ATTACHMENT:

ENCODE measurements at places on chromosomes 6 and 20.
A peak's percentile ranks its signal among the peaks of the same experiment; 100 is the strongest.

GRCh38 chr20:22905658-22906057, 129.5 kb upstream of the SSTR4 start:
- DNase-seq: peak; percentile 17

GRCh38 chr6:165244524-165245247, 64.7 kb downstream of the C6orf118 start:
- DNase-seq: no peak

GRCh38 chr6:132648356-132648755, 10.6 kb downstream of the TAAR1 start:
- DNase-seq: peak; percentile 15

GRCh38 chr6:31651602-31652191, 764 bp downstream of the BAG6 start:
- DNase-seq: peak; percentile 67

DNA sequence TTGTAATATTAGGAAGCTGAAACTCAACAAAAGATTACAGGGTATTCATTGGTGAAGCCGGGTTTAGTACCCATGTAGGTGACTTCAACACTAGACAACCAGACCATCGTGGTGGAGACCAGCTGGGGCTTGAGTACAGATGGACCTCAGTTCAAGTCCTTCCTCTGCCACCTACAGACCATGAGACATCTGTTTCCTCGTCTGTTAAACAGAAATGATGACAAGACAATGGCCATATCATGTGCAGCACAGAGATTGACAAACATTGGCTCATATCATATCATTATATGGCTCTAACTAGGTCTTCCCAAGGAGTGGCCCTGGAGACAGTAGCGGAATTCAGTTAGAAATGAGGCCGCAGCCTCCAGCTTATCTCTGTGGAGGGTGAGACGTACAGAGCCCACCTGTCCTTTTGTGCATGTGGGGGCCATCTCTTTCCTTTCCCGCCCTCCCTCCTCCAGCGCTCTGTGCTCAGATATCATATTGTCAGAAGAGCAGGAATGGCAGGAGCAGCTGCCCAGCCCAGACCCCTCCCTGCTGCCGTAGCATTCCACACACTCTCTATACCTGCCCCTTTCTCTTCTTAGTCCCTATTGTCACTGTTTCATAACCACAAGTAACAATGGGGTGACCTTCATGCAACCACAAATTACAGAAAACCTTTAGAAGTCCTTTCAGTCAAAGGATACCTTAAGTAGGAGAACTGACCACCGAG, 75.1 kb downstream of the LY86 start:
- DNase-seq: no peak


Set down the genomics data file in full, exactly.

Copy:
ENCODE measurements at places on chromosomes 6 and 20.
A peak's percentile ranks its signal among the peaks of the same experiment; 100 is the strongest.

GRCh38 chr20:22905658-22906057, 129.5 kb upstream of the SSTR4 start:
- DNase-seq: peak; percentile 17

GRCh38 chr6:165244524-165245247, 64.7 kb downstream of the C6orf118 start:
- DNase-seq: no peak

GRCh38 chr6:132648356-132648755, 10.6 kb downstream of the TAAR1 start:
- DNase-seq: peak; percentile 15

GRCh38 chr6:31651602-31652191, 764 bp downstream of the BAG6 start:
- DNase-seq: peak; percentile 67

DNA sequence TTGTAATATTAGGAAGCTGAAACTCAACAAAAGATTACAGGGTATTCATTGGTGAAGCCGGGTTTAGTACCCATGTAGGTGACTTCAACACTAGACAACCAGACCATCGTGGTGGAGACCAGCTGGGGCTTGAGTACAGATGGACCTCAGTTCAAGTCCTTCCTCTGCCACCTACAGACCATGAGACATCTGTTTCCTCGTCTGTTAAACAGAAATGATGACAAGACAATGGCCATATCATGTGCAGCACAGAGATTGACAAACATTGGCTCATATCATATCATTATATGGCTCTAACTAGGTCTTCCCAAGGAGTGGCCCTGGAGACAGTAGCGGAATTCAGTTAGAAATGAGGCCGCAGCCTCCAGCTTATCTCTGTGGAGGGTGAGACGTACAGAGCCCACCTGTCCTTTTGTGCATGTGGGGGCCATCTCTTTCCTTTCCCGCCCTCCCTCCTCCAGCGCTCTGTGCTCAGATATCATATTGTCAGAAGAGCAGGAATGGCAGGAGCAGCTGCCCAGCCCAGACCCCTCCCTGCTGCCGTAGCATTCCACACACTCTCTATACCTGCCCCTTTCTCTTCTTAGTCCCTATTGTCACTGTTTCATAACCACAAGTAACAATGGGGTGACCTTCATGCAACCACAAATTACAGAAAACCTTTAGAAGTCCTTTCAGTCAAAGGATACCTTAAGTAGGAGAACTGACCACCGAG, 75.1 kb downstream of the LY86 start:
- DNase-seq: no peak